RE: Flex-Fire Sprinkler Heads

I cannot stress enough that you must pay attention to the manufacturers data sheet for whichever hose you choose.  Each one has different requirements for the minimum bend radius, as well as maximum number of bends.  Getting the minimum bend radius in many installations is next to impossible due to the limited above ceiling space.   

RE: Flex-Fire Sprinkler Heads

(OP)
Trust me. If I get the job the first thing is to verify manufacturer's data sheets. You must do this not only for this application but for all applications. I greatly appreciate all comments and hopefully this will serve as a great help for other jobs in the future.  

RE: Flex-Fire Sprinkler Heads

Paradise flex heads are being fazed out something about patent infringement, lawyers and a settlement.  Appears Flexhead Industries won out.

Paradise flex heads were definitely cheaper but hydraulically they stunk.  

From ICC Cafe

http://www4.iccsafe.org/cgi-bin/ultimatebb.cgi?ubb=get_topic;f=1;t=001941

"The calculation should include an equivalent lenght of pipe for the flex drop. The one I am reviewing this week as an equivalent length of 17 feet of 1 inch pipe for the length of flex they are using."

and that was the shorter one if memory serves me right the longer 59" Paradise Flex Heads had an equivalent length of 33' of 1" sch. 40.  Much of the time I could pay the $12 more using a Flex Head Industries and save money by not having to compensate so much but I wonder how many were used without considering the losses.

RE: Flex-Fire Sprinkler Heads

How many AHJs check the calcs close enough to notice that... Not many, I am too busy catching major items just trying to squelch gross incompetence.  Finding would require comparing cutsheet to that line in the calc which isn't an equivalent branch line k factor...   But thanks for pointing that out guy..  One more thing I'll worry about missing!  :S

RE: Flex-Fire Sprinkler Heads

More than you would believe in my neck of the world. Don't disregard the competency of AHJs. Maybe I don't understand your answer Pipes and Pumps. In my world, AHJs review plans fairly closely.

RE: Flex-Fire Sprinkler Heads

Not disregarding their competency, but it is a matter of how much time there is available to review. On the contrary, AHJ's are exceedingly good at what they do.

Consider an inspector for a municipality.  He/she has to master virtually all NFPA codes and standards, and performs plans review in addition to physical inspection and acceptance.  He/she would have to be of superhuman intelligence and speed to be 100% successful in catching everything.

All I am saying is I can't possibly look at everything in the short amount of time available to review these things, and I am focused on only a very small area of NFPA codes/standards. Now besides that, consider that I snoozed through engineering school with a cum laude, have two PEs and have been outshining vastly more experienced engineers during my 16 year engineering career.  I put every single ounce of effort possible into it, and I often take plans home and review them on my own personal "free" time after putting the kid down, just to make sure they are done right.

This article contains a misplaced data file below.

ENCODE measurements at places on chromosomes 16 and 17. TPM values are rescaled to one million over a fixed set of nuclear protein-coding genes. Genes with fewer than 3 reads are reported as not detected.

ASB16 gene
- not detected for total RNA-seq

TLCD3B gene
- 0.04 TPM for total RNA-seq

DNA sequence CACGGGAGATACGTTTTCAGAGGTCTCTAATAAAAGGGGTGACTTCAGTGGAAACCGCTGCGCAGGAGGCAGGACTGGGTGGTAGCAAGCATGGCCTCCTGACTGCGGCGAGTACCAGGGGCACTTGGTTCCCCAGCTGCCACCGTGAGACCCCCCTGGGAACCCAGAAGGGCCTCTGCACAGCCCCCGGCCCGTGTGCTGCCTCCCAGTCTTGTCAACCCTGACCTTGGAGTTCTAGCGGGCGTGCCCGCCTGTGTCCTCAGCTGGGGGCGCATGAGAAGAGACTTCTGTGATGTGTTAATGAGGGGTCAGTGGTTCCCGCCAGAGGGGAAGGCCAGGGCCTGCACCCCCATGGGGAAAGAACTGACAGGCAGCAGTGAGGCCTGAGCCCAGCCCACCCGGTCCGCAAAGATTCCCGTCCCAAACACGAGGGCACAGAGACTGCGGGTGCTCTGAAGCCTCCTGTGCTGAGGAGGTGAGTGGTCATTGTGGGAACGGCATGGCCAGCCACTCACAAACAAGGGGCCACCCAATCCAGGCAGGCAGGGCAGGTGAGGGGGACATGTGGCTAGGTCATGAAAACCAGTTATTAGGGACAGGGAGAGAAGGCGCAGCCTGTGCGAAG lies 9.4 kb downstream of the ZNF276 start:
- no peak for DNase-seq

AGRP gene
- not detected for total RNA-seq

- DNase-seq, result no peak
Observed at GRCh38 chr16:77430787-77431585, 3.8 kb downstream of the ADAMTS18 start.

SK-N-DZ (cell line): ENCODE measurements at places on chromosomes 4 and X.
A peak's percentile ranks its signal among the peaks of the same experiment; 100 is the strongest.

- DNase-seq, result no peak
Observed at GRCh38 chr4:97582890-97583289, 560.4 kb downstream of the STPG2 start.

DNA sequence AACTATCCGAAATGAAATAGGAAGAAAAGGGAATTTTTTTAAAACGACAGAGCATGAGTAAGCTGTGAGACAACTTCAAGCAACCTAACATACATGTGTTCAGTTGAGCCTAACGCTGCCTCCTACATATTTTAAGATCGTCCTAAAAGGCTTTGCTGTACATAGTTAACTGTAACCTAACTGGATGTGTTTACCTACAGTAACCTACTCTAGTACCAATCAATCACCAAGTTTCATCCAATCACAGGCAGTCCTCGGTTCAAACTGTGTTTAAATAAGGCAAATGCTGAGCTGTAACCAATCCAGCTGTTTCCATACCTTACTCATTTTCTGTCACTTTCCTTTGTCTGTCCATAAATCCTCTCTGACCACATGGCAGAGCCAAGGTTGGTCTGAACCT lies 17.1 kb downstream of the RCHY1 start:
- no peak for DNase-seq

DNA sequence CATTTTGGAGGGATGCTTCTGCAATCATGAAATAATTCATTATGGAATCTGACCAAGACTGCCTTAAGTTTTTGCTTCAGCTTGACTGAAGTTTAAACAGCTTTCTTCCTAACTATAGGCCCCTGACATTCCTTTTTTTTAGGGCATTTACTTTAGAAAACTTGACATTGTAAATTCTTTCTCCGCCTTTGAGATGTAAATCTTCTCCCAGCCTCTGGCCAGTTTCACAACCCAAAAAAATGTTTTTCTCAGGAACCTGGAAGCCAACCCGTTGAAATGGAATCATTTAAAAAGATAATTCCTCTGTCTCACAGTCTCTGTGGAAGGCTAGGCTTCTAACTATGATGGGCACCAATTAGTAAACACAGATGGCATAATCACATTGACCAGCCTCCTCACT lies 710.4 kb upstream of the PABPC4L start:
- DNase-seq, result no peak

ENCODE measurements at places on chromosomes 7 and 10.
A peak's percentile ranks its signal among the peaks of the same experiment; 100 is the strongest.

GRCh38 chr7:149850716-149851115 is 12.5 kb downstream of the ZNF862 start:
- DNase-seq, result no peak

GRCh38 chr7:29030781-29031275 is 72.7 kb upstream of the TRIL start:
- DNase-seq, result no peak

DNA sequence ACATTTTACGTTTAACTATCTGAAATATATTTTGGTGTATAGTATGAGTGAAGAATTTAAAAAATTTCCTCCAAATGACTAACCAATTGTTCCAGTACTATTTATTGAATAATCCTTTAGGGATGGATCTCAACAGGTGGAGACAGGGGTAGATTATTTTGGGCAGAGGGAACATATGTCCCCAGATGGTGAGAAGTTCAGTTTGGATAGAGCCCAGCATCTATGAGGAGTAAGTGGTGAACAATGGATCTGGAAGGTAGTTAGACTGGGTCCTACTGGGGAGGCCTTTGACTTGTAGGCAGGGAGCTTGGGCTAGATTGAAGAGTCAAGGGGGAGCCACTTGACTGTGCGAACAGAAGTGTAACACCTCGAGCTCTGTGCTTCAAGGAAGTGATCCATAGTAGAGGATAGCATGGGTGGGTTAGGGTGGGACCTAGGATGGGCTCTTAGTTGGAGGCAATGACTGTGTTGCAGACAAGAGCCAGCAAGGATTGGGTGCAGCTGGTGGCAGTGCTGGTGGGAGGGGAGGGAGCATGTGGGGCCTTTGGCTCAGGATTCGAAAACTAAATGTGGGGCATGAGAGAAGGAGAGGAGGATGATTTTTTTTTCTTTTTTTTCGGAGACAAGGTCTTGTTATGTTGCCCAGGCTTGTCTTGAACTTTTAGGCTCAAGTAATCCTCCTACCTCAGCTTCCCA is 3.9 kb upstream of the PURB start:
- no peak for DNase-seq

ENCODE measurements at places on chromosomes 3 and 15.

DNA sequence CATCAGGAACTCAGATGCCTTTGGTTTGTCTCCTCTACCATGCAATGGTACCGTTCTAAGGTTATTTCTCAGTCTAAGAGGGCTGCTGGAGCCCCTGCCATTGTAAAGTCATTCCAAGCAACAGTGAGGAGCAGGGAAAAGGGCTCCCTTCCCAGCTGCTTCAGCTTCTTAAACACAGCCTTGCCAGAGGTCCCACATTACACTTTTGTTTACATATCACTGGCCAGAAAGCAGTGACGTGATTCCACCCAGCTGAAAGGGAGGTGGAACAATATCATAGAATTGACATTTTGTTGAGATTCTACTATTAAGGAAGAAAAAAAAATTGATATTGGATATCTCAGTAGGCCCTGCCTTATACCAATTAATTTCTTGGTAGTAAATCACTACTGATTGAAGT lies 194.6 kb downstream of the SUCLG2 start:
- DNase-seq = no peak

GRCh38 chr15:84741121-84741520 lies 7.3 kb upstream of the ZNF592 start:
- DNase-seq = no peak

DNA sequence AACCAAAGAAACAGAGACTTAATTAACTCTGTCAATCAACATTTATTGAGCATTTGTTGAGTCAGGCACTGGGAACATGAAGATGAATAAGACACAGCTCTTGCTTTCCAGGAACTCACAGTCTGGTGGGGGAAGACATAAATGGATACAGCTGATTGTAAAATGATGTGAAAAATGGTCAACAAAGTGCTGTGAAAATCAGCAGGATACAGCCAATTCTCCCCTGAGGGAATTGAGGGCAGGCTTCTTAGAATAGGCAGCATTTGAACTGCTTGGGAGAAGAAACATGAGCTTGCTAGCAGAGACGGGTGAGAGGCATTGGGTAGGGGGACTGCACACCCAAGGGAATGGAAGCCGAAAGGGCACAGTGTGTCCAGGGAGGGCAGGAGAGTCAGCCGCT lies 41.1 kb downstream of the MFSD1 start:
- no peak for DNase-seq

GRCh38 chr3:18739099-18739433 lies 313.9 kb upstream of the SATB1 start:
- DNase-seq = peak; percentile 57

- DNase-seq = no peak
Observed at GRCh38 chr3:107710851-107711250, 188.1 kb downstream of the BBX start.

So given this, I am 100% certain that a former fire fighter turned inspector with a high school degree cannot possibly ever under any circumstances catch 100% of all designer mistakes, particularly if they are related to easy to overlook and difficult to find things like equivalent length of a flex head on one line of a 30 page hydraulic calc. No offense intended. That is just reality. I readily admit I've probably missed one of these before.  

Sorry for the overly wordy response, but you used the right troll bait this time, and I wanted to be clear on my comment.



 

Real world knowledge doesn't fall out of the sky on a parachute, but rather is gained in small increments during moments of panic or curiosity.  

RE: Flex-Fire Sprinkler Heads

Ditto and thank you SS!

"Fire suppression is a failure in prevention"

RE: Flex-Fire Sprinkler Heads

(OP)
I totally agree with pipesnpumps

He probably sounded a lil overly wordy but that fact remains that these type of evaluations could leak thru the cracks. There are many, many individuals out there that are in the position to evaluate specs that do not have the extensive experience or qualifications to do so.

This is really important.

RE: Flex-Fire Sprinkler Heads

This may be true in some areas of the country but let's not stereotype since the sword can cut both ways.  The majority of fire service professionals I encounter whom are obligated to evaluate these and other design schemes are well versed in many methodologies of fire protection design and installation schemes, standards and practices seen and proposed in the built environment with specific emphasis on fire service professionals.